For three days in November I will be attending the Backspace Writers Conference in New York [insert squee’ing sound here]. This is my first conference and I am determined to do it as affordably as possible without sleeping at a bus terminal.
I lucked out getting a fantastically cheap flight as well as the early bird registration price for the conference. This leaves me with just under three hundred dollars for two nights in a hotel if I’m going to keep to my self-imposed budget.
Unfortunately, I have formed (thanks to Beckie and her wealth of information) a minor bed bug phobia. She linked me to a registry that lists all hotels with reported bed bugs and a quick glance confirmed that those little critters are swarming the Big Apple.
The conference organizers suggested looking at various accommodation options because their hotel was offering a “special” rate of over three hundred dollars per night. Paying so much to get gnawed on did not appeal to me, so I started searching online for alternatives.
Enter airbnb.com, where people who have space to spare connect with those who are looking for a place to stay. People can rent space on a couch in someone’s studio apartment on the Lower East Side for thirty dollars a night or spend four thousand dollars for an entire mansion in the Hamptons.
I was intrigued, yet skeptical. I liked the idea of staying in someone’s personal space because I assume it will be cleaner and less…used…than a hotel room that serves hundreds of guests a year. I didn’t like the idea of being in someone’s home in case s/he was waiting for me in a closet with a meat cleaver.
At Airbnb, hosts must post a profile of themselves and their space, as well as an availability calendar and guest reviews, but I still needed to confirm that it wasn’t a scam for potential Craigslist killers looking for fresh hunting grounds. I contacted a few of the reviewers to ask about their experiences and they assured me that they’d also felt a bit weird at first, but the operation was completely legit.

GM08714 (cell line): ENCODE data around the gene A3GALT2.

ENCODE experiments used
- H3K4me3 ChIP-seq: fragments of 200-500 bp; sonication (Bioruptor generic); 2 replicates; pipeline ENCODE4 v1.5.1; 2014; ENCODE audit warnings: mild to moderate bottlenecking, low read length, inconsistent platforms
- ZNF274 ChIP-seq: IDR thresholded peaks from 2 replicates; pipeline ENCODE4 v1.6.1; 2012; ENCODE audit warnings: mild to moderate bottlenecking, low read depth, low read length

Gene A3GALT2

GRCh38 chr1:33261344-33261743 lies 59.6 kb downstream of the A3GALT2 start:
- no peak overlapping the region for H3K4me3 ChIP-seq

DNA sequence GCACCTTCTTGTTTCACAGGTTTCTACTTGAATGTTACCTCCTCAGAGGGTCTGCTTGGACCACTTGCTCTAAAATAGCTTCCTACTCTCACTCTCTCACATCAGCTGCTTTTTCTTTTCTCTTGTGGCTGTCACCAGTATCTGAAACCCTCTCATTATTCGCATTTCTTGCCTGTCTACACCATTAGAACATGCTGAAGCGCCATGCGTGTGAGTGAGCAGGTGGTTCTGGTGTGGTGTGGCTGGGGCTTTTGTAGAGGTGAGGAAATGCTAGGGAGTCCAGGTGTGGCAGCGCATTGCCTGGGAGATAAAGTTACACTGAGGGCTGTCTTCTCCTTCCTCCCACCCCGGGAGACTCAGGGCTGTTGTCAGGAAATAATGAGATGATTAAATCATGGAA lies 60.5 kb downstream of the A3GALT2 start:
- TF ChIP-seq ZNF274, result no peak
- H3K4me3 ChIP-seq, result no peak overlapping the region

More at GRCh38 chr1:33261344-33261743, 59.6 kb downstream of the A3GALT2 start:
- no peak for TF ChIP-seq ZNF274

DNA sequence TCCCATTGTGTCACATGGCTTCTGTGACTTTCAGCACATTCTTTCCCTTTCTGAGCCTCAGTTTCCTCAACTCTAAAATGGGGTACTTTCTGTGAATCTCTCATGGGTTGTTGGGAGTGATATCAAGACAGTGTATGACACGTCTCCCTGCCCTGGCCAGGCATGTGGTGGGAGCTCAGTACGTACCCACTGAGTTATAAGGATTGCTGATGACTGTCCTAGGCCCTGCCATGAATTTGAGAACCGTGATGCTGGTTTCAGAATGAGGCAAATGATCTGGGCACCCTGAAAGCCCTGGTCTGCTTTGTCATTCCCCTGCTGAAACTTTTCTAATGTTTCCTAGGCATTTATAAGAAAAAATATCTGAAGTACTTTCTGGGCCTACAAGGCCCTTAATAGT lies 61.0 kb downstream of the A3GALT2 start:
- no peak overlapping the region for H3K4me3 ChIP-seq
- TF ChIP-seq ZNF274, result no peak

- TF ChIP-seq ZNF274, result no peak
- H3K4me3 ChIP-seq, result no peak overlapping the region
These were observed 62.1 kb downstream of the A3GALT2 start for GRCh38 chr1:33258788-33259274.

I booked a sweet little (i.e. standing with my arms outstretched I’m sure I’ll be touching either wall) studio for seventy-five dollars a night. The owner is a young girl who has another apartment in the building and she’s been a resource on everything from airport transportation (twelve dollars to take a twenty-minute train ride from Newark instead of seventy dollars for an hour-long cab ride) to great restaurants (a Cuban place around the corner).
After speaking to the owner I felt great about my booking, but my husband was still suspicious. Then he used Airbnb himself on a recent trip to Germany and apparently we’ll now be using them for all future holiday rentals. He stayed in a beautiful two-bedroom apartment for only eighty-five dollars a night and loved it. It turns out, the home-share concept is much more commonplace and popular in Europe. Until it catches on here it’ll be our little secret, okay?